Listen, I love freakin' spaghetti.. okay? Its signature-style aroma, the soft texture of the noodles, the way the tomato sauce drips carelessly off my fork (Shit, I've worked myself up an appetite now). But here's the thing, not everyone can prepare it well despite its simplicity. It's tricky business. Some people make the mistake of boiling the noodles too long in water which results them in being overcooked and then they're mushy and floppy. Others don't stir the noodles long enough at recommended intervals because they're too busy 'tweeting' or watching the latest House of Cards episode from their phone. The end result? They start clumping up because they're under-cooked.
Now at this point, you're probably wondering why in the hell is this guy talking about spaghetti? Well, because this book had the potential to be some REALLY good goddamn spaghetti. But unfortunately, it lacked that definitive taste and I'll get to that in a minute.
Buuuut first, a word from our blurb sponsors...
Three teenagers have gone missing in the sleepy town of New Paris, Ohio. Did they sign a membership form to become a part of a suicide cult? Or did they wander off to start new lives in New York City or Los Angeles? Best buds, Luke and Garrett, are sick of the swirling rumors and want nothing more than to get away from it all. They have the option of attending the senior class trip at the beach with beautiful bikini-clad girls but decline it in favor of an isolated weekend fishing trip... totally beyond me, but hey, whatever floats your boat (pun intended). Needless to say, this proves to be a disastrous idea.
Soon they find themselves boat-wrecked. A violent thunderstorm threatens their livelihood (did these guys check in on the saturday forecast by any chance?). Seeking shelter from the storm, Luke and Garrett stumble onto eerily empty roads until they find a private driveway that leads to a run-down, abandoned church. Unbeknownst to them, their newfound discovery just so happens to be a vicious psychopath's hideout. Is this coincidentally connected to the teenage girl disappearances or is this merely a fucked up situation in and of itself? Either way, Luke and Garrett's will to survive will be ultimately tested.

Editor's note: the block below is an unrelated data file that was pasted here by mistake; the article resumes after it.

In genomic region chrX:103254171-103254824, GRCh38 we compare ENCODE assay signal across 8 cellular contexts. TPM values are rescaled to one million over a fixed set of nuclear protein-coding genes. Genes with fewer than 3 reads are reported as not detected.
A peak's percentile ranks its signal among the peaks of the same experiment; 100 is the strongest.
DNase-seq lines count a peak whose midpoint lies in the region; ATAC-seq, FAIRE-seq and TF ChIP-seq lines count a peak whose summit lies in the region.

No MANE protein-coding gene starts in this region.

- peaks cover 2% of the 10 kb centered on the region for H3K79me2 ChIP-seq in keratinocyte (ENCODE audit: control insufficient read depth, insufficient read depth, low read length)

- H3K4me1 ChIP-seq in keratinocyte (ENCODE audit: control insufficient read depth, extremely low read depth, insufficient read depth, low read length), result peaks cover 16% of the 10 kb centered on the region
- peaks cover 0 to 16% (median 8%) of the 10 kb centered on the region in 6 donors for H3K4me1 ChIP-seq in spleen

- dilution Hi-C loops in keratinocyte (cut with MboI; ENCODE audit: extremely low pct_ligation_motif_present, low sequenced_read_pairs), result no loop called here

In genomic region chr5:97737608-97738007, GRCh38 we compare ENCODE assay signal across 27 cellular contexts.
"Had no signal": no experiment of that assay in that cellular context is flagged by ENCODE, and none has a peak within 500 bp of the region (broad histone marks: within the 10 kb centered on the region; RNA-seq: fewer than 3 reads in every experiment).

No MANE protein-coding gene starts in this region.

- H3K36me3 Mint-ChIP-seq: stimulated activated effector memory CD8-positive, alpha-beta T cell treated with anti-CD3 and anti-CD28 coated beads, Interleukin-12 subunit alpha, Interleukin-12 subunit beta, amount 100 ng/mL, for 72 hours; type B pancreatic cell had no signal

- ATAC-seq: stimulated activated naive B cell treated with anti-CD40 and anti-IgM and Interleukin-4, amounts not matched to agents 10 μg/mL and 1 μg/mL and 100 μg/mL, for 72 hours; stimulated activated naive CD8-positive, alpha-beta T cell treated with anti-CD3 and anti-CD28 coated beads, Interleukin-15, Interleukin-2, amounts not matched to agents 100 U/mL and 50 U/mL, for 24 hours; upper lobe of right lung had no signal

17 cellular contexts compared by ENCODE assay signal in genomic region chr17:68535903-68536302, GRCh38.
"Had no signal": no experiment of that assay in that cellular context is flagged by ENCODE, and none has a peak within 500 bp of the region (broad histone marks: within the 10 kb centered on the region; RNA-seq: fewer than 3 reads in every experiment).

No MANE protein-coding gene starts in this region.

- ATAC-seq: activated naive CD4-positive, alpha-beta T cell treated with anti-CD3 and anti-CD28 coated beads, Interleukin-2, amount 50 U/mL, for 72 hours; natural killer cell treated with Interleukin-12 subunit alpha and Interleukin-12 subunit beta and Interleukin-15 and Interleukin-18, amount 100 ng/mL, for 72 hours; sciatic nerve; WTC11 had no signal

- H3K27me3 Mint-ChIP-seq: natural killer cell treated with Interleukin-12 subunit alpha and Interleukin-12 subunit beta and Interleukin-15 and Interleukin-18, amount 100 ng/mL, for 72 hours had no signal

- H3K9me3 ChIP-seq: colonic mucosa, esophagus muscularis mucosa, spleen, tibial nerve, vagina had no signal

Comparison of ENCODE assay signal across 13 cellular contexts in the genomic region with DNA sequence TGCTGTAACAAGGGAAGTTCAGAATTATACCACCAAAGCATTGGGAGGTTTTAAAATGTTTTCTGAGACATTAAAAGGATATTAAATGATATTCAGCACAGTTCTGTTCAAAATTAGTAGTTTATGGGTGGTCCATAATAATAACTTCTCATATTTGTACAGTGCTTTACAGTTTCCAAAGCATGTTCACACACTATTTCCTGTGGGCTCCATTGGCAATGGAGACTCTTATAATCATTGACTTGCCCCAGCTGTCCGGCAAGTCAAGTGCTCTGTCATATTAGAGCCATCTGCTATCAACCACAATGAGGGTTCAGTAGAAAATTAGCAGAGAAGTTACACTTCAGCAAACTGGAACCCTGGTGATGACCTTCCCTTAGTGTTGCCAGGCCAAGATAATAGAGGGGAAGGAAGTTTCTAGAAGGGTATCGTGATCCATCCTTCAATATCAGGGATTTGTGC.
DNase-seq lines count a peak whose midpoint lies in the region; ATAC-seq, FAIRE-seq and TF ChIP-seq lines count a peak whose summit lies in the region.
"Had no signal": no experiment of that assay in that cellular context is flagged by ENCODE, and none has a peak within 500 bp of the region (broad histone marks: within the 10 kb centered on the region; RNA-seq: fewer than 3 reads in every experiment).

I really wanted to enjoy this spaghetti book more than I did which is an obvious shame. It had some pretty frightening moments. The writing provided surreal tension in some places and a genuine sense of claustrophobia within the church made me squirm for both Luke and Garrett. The psychopath was downright menacing and his backstory spiced it up ten-fold. I gasped here and there during moments of terror but then the narrative felt the urge to sidetrack the impending danger by getting so lost in Luke's head at that precise moment (he was the protagonist by the way). I didn't mind this as it allowed me to connect more with him through his raw emotions and thoughts of the dire circumstances he found himself in. Granted, it told me a lot about his crazy childhood experiences with Garrett, his rocky relationship with his parents concerning his career plans for the future, his coulda woulda shouldas in life. This was all fine and dandy, but then his self-talk would start to ramble on and on about things that happened 20-30 pages ago and then it would be regurgitated later. It grew really tiring and repetitive and it threw off the pacing for me.
It also didn't help that Luke would state the 'oh so obvious' in certain situations which would become another minor annoyance. Phrases like "This was bad. really bad" and then moments later "This was not good, not good at all." Did these things really have to be said? The author also continued to break the fourth wall with his readers’ assumed knowledge of horror tropes. It was cool the first couple of times. I even chuckled a little but then it got old quickly. For instance, one character's scream “was like something out of a horror movie. Like nothing I’d ever heard." And this was just one example out of a dozen. And the more times it happened, the less engaged I became with the the story. And add to the fact that Luke wasn't the world's most interesting protagonist. He was pretty generic and vague in tone. Nothing wowed me about him. Relatable? Yeah. Likeable? Somewhat. Edgy and complex? No. That 'award' clearly goes to another character in the story in which I can't disclose here for spoiler reasons. That was when the story was undeniably at its creepy best. And I would have liked it if that particular character got more book screen time.
With a plot that ended up being dull and uninspired, I expected a twist of some kind. I waited in anticipation but never got one in return, not even half of one. The reveals were ho-hum and didn't add anything to what I already knew (or kinda knew). I kept thinking "really? there's gotta be more to this!" but alas, the buck stopped there. I had high hopes for an ending that would turn things around for me but it was severely undermined from an excerpt about the second book in the series. A big blooper if you ask me... and just like that, the intended ambiguity was immediately flushed down the drain.
With all that said, I admired the author's efforts for crafting a decent debut. I was just looking for something with more oomph and all I got was a mountain of noodles with just a smidget of sauce.
2.5 slices of garlic bread for Bone White.
This book was provided to me for free in exchange for an honest review, courtesy of Horror After Dark.
For other reviews like this, go here.